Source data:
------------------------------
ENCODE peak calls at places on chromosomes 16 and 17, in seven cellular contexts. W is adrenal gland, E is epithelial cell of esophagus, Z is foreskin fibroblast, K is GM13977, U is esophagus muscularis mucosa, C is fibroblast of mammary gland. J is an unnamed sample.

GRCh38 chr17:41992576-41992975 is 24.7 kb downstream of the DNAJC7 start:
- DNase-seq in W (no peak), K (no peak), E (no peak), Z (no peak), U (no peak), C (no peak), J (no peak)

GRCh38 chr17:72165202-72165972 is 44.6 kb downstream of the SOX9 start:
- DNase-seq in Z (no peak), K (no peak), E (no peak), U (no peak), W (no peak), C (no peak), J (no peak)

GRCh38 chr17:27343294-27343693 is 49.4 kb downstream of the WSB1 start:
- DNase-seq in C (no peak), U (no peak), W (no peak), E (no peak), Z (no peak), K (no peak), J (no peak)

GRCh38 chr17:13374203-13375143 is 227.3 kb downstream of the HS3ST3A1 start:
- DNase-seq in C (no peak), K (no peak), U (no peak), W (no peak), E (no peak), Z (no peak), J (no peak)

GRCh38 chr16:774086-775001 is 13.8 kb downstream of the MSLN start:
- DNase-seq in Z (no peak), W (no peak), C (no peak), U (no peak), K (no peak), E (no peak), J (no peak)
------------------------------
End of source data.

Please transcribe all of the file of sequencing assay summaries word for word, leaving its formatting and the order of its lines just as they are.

ENCODE peak calls at places on chromosomes 16 and 17, in seven cellular contexts. W is adrenal gland, E is epithelial cell of esophagus, Z is foreskin fibroblast, K is GM13977, U is esophagus muscularis mucosa, C is fibroblast of mammary gland. J is an unnamed sample.

GRCh38 chr17:41992576-41992975 is 24.7 kb downstream of the DNAJC7 start:
- DNase-seq in W (no peak), K (no peak), E (no peak), Z (no peak), U (no peak), C (no peak), J (no peak)

GRCh38 chr17:72165202-72165972 is 44.6 kb downstream of the SOX9 start:
- DNase-seq in Z (no peak), K (no peak), E (no peak), U (no peak), W (no peak), C (no peak), J (no peak)

GRCh38 chr17:27343294-27343693 is 49.4 kb downstream of the WSB1 start:
- DNase-seq in C (no peak), U (no peak), W (no peak), E (no peak), Z (no peak), K (no peak), J (no peak)

GRCh38 chr17:13374203-13375143 is 227.3 kb downstream of the HS3ST3A1 start:
- DNase-seq in C (no peak), K (no peak), U (no peak), W (no peak), E (no peak), Z (no peak), J (no peak)

GRCh38 chr16:774086-775001 is 13.8 kb downstream of the MSLN start:
- DNase-seq in Z (no peak), W (no peak), C (no peak), U (no peak), K (no peak), E (no peak), J (no peak)